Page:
French health authorities on Thursday announced the death of a teenage girl who had contracted swine flu but also suffered from another serious illness complicated by a severe lung infection.
It was the first death in France of a patient suffering from A(H1N1), but the national health monitoring agency cautioned that the tests showed the 14-year-old's death was not "directly linked to the virus."
"This young girl suffered from a serious illness, complicated by a severe pulmonary infection," said a statement from the InVS institute.
The teenager had tested positive for the virus earlier this year and died more than a week ago in hospital in the northern city of Brest.
If confirmed as a swine flu death, France would join Belgium, Britain, Spain and Hungary as European countries with fatalities linked to the virus.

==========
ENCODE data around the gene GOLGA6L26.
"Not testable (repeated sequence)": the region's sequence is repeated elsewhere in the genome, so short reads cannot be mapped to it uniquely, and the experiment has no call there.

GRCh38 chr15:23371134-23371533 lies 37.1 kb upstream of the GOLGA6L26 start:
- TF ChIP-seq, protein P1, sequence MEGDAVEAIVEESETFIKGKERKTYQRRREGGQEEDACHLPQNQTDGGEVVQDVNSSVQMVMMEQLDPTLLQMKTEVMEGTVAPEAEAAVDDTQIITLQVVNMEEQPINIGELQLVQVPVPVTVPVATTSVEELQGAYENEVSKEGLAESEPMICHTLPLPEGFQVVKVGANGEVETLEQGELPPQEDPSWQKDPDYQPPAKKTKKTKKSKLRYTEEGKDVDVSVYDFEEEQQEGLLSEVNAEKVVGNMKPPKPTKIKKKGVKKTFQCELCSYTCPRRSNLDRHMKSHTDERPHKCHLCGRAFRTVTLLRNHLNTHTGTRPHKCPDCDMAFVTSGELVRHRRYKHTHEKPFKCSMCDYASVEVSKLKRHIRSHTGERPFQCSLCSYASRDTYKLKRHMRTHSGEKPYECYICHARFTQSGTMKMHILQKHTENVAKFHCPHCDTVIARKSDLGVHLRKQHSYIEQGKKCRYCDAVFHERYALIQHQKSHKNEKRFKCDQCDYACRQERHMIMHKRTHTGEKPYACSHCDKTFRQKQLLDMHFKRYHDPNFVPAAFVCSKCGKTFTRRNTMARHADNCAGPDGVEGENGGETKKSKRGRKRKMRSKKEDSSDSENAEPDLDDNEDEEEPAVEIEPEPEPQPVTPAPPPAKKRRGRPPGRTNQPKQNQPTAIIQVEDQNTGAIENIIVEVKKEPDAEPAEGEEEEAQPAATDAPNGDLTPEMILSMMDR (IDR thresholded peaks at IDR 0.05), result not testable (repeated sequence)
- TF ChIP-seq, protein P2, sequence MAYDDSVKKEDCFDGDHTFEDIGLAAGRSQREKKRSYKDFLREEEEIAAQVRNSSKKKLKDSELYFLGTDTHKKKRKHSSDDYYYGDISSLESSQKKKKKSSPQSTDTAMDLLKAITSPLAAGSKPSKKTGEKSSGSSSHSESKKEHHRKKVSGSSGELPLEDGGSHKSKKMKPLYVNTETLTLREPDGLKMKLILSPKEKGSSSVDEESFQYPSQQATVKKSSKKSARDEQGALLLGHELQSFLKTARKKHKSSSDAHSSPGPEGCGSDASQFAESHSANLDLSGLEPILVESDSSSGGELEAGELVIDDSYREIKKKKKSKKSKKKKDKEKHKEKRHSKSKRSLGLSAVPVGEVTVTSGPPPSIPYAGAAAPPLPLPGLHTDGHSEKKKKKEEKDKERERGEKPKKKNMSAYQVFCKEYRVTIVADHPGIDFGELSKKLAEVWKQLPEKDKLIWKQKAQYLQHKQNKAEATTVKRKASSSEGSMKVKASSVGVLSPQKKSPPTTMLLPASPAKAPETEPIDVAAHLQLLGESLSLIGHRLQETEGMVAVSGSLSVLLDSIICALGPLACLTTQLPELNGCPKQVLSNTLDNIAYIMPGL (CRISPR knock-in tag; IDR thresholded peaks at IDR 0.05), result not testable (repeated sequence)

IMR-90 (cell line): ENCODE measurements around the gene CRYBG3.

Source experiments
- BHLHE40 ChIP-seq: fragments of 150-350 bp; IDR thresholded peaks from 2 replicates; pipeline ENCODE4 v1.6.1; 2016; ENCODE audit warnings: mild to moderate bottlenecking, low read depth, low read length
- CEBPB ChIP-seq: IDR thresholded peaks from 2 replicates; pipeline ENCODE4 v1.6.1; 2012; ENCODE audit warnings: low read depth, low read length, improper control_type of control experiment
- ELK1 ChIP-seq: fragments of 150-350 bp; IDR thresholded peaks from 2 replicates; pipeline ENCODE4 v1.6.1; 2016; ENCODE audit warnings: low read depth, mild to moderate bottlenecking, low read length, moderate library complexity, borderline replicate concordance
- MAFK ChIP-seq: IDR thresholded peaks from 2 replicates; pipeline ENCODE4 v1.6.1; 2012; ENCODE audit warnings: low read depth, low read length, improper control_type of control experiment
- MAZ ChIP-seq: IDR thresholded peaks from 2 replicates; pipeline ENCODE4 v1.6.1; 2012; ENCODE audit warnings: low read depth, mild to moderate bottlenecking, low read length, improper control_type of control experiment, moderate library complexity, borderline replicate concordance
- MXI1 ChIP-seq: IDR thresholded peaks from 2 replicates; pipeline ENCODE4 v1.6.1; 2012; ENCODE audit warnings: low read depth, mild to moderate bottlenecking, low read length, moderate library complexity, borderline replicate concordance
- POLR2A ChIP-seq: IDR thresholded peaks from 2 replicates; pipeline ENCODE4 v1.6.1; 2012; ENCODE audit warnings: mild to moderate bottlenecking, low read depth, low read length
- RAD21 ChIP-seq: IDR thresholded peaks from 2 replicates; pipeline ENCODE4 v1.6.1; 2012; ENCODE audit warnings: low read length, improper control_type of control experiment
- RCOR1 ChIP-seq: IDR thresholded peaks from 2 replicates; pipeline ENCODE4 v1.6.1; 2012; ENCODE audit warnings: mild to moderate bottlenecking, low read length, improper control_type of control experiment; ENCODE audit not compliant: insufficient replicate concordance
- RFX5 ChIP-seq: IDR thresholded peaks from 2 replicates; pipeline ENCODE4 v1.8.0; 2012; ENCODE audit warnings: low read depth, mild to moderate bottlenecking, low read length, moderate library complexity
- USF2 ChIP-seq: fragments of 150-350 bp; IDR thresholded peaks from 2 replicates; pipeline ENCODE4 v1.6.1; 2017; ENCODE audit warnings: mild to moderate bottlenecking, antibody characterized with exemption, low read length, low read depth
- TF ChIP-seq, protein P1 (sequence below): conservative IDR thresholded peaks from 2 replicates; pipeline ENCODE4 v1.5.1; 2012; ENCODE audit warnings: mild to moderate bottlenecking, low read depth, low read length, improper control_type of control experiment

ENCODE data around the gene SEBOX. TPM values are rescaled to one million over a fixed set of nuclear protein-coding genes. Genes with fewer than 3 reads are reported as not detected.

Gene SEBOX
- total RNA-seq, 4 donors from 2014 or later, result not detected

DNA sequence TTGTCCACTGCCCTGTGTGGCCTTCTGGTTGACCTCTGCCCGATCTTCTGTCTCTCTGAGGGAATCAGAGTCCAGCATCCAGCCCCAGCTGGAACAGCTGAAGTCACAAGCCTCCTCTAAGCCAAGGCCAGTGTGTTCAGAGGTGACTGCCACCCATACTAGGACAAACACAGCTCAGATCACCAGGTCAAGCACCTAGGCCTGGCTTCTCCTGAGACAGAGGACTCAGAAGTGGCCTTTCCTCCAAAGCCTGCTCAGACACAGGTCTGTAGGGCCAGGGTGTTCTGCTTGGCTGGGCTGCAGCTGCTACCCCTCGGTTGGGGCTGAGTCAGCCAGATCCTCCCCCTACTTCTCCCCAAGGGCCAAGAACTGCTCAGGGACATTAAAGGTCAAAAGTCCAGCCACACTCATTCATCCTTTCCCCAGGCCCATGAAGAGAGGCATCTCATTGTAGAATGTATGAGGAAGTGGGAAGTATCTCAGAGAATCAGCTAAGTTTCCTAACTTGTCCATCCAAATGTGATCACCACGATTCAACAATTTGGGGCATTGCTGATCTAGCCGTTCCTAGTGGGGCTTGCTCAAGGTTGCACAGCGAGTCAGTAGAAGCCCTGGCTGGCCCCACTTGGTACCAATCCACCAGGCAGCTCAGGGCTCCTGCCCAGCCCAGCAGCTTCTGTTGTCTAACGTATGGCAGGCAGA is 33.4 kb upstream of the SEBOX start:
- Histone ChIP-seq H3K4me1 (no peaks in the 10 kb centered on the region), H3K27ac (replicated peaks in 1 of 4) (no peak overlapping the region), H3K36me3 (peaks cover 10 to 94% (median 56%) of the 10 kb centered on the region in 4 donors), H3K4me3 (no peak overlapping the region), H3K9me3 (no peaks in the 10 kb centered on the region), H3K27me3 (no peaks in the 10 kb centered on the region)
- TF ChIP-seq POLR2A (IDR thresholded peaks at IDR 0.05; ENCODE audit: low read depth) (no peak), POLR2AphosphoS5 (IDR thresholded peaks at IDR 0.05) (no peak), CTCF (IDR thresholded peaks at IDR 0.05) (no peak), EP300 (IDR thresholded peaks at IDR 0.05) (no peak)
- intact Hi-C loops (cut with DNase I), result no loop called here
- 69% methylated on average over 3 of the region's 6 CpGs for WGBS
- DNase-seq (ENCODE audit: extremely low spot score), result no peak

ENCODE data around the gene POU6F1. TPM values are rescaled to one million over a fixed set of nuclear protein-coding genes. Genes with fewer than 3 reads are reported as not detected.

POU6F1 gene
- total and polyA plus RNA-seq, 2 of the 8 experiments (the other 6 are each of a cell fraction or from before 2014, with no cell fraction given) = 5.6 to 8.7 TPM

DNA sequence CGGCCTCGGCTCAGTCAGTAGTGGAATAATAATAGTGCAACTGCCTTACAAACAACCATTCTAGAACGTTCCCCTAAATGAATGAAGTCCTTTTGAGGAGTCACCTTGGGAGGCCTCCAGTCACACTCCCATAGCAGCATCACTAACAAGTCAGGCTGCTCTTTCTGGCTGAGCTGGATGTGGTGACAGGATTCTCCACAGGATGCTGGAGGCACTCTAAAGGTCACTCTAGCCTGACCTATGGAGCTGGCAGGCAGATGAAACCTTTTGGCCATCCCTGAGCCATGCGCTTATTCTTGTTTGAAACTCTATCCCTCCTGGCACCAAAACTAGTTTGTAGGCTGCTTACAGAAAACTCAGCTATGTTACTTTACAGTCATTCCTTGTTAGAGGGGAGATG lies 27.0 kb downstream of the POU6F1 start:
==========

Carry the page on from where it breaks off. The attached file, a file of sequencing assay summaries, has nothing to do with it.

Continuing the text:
France has registered 1,022 cases of swine flu, far fewer than in Britain, Europe's hardest hit country, where some 110,000 people have been infected by the virus that first surfaced in Mexico in April.
A total of 31 people have died in Britain and health officials there said they believe the pandemic may be levelling off.
More than 800 people have been killed around the globe by the A(H1N1) virus and the World Health Organisation has warned the pandemic is now unstoppable.
France's Health Minister Roselyne Bachelot predicted that the virus will gain ground in the fall when children go back to school.
"It is absolutely certain that the new school year -- with children back at school, a change in lifestyle, warm weather followed by colder temperatures in the winter -- will help the virus spread," Bachelot told France 2 television.
"We must prepare ourselves, which is what we are doing now," she added.
France will probably raise its swine flu alert from a level five to six in September, the health minister said earlier this week.
That would trigger a catalogue of measures including the possible closure of schools to combat the pandemic.